1. Good news – the Aussie dollar is at a six-year low and quietly crashing. No, really. RBA assistant governor Christopher Kent noted yesterday that the 20 per cent TWI fall so far from the 2013 high had been “helpful” to the economy and the currency depreciation was “starting to play a role in helping the economy adjust”.
2. The ASX found support yesterday and the consolidation of the recovery off the low is important in helping influence the tone in trade today. On a technical basis, traders are clearly watching the lows for this year. Greg McKenna’s Go Markets chart in his Asian Trading Wrap shows some important technical levels to watch and with a trading target of 5,740, 5,744 yesterday satisfies that within a usual tolerance. That means a break of 5,740/45 would be a huge signal for another dip.
3. On the data front today, look out for Australian employment at 11.30am AEDT. The market is looking for another 15,000 new jobs to be created and the unemployment to dip to 6.3%.
4. That’s unlikely to be any comfort for one Australian suburb with 27 per cent unemployment. Broadmeadows on the outskirts of Melbourne is leading a pack of industrial Aussie suburbs where unemployment is pushing almost twice the national average – a 12-and-a-half year high. Across Australia, regions with unemployment of 10 per cent or more of the workforce rose to 13.3 per cent of all areas in the third quarter, up from 10.9 per cent a year earlier.
5. Australian teenager Jake Bilardi may have been killed carrying out a suicide attack. Unconfirmed reports from ISIS claim the troubled student from Craigieburn was killed during fighting in Iraq’s Anbar province. Bilardi has been described as a “gifted student” from the Melbourne suburb who became reclusive after losing his mum to cancer in 2012.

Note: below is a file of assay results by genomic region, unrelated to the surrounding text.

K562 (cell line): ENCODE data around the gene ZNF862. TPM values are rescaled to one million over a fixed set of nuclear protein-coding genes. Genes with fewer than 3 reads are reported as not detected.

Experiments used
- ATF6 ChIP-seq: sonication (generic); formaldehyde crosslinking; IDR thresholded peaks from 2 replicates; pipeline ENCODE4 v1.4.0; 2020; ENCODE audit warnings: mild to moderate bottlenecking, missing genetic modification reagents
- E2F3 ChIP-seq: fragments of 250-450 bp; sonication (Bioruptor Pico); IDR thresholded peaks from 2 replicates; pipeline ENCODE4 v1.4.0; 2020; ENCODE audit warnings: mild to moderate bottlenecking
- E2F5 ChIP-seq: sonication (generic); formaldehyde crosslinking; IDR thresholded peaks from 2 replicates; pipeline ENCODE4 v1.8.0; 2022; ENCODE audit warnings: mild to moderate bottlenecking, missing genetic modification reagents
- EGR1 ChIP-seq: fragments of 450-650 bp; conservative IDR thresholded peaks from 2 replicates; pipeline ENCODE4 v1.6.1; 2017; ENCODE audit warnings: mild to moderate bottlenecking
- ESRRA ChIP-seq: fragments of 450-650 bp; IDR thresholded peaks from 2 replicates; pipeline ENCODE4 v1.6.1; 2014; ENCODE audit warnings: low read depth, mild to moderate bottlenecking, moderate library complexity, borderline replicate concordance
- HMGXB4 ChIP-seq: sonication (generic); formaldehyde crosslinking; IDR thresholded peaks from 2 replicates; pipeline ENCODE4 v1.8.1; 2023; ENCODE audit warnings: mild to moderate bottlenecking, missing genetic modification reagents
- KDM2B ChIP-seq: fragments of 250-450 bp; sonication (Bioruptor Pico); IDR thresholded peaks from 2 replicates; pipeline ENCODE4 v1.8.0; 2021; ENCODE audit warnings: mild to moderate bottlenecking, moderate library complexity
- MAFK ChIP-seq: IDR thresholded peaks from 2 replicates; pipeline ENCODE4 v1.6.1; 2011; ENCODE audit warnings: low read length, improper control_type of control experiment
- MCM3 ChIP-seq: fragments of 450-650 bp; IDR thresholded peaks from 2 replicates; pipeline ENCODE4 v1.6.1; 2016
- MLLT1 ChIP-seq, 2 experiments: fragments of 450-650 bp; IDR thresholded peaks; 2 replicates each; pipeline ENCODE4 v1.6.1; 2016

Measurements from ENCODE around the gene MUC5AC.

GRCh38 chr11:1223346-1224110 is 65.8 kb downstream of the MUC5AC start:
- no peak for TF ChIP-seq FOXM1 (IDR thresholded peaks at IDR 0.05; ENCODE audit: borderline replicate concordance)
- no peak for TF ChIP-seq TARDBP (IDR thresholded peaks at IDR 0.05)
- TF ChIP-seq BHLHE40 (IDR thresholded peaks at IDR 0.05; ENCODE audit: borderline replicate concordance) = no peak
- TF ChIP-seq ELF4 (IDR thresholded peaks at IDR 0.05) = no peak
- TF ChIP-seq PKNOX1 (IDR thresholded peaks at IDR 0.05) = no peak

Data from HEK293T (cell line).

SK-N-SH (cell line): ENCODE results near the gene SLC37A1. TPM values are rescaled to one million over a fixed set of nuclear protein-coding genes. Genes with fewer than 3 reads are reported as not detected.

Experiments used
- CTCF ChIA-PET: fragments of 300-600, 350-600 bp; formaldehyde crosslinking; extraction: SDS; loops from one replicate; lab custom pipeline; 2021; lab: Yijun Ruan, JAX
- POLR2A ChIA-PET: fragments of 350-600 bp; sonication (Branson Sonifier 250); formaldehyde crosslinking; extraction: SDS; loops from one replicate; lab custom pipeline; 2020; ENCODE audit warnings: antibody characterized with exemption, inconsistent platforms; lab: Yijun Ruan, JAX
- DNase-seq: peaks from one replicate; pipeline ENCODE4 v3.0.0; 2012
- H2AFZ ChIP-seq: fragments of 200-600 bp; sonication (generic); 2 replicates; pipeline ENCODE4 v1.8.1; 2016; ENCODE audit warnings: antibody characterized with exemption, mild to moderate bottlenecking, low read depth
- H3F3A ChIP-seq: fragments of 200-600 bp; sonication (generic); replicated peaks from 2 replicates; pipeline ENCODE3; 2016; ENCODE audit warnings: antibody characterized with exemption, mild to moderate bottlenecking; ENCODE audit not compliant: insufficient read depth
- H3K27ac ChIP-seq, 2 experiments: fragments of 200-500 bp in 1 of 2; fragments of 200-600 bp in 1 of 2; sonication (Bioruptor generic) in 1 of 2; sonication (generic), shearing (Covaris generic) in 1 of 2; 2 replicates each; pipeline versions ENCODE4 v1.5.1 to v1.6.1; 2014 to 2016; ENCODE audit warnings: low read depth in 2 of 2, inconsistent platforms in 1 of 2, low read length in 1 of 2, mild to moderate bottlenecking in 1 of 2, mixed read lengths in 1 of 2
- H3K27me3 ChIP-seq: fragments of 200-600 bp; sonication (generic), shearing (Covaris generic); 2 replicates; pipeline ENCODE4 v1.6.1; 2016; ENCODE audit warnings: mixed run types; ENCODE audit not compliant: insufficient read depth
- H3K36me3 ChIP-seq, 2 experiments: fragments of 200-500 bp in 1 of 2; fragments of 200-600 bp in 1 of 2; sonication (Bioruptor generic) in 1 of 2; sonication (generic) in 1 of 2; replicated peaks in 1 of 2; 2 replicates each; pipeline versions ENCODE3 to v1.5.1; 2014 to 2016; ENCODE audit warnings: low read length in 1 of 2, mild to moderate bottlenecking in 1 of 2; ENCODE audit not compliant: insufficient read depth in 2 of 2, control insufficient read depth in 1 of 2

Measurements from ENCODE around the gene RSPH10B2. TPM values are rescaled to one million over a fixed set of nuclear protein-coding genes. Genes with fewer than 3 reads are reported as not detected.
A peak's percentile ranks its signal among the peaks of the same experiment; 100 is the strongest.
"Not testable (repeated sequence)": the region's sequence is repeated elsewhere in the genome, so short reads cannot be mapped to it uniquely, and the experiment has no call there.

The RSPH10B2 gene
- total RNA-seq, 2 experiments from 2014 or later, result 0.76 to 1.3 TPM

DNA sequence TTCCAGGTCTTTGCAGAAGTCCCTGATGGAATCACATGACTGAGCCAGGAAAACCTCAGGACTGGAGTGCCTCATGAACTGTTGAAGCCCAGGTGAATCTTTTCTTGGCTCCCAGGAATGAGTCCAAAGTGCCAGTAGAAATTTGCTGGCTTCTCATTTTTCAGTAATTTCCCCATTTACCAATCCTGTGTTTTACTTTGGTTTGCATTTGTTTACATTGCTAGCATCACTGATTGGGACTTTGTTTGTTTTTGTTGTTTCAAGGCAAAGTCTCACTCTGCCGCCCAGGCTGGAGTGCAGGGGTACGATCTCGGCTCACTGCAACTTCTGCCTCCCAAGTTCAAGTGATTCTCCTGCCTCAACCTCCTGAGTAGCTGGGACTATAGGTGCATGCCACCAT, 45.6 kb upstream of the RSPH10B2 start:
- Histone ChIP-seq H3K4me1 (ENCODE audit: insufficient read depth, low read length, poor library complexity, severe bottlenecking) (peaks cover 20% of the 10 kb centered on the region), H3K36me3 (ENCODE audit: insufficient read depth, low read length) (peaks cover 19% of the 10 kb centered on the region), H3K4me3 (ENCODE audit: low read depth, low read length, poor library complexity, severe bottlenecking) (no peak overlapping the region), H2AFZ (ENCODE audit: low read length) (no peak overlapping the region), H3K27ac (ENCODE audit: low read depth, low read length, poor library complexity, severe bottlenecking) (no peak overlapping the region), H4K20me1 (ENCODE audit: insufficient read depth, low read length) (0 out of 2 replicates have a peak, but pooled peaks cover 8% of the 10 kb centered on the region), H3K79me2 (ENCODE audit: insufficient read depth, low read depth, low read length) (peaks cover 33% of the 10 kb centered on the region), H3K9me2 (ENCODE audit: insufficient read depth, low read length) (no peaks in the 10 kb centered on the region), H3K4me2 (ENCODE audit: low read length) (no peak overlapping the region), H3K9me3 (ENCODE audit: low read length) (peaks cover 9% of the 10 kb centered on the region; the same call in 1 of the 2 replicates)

6. Cheer up, there are still good things happening in the world. Here’s a kid who beat Roger Federer with a delightful lob overnight:
7. Jeremy Clarkson updates. 1. The Top Gear host allegedly punched an assistant producer because there was no food ready at the end of a long day. 2. The BBC will cancel the rest of the Top Gear season. 3. He’s been trolling the BBC on Twitter. 4. There’s 500,000 signatures calling for his reinstatement. 5. He might not come back even if the BBC wants him to.
8. IPOs had a great year in Australia. All up, 74 floats raised $26 billion in equity, returning an average of 17% to those lucky enough to be allocated shares. The biggest was Medibank Private which raised $5.679 billion for the Federal Government. The health insurance company’s $2 shares were up 7% on listing day and they closed yesterday at $2.43. And there’s a healthy pipeline building for 2015…
9. Mortgage killing your disposable income? Move to Canberra, where earning the average salary and paying the average mortgage will leave you with $3,271 a month to play with, according to money blog Mozo. Australia’s tightest city is, not surprisingly, Sydney, which leaves families with a measly monthly latte budget of $1,895. You’ll be comfy in Perth and Hobart too, but the capital gets a double tick from savings nerds for also having nothing to spend that disposable income on. Here’s the breakdown:
10. World’s worst losers. Hang your head, Zimbabwe Herald. After his nation was dumped out of the World Cup by a sharp boundary catch taken by Irish pace bowler John Mooney, the Herald’s senior sports editor Robson Sharuko came out swinging. Mooney has battled with alcoholism and depression in the past, which was good enough fodder for Sharuko to question his honesty about whether he touched the boundary line while taking the catch.
“…it was very unlikely that, in the defining moment of such a big game, he could be trusted to have the honesty, let alone the decency, to concede that his foot touched the boundary
It’s a low point, in both the game and journalism, and one that will be quickly snuffed out today, starting with the Zimbabwean captain himself:
On behalf of the Zimbabwe cricket team.We just want to express our apologies to @Irelandcricket and John Mooney for the unacceptable article
— Brendan Taylor (@BrendanTaylor86) March 11, 2015
BONUS ITEM: Book-lovers, this one’s for you. When Hugh Selbourne died, he left behind an incredible collection of first editions, including On The Origin of Species. If you’ve got $140-odd thousand to spare, it could be yours when it’s auctioned off on March 25.
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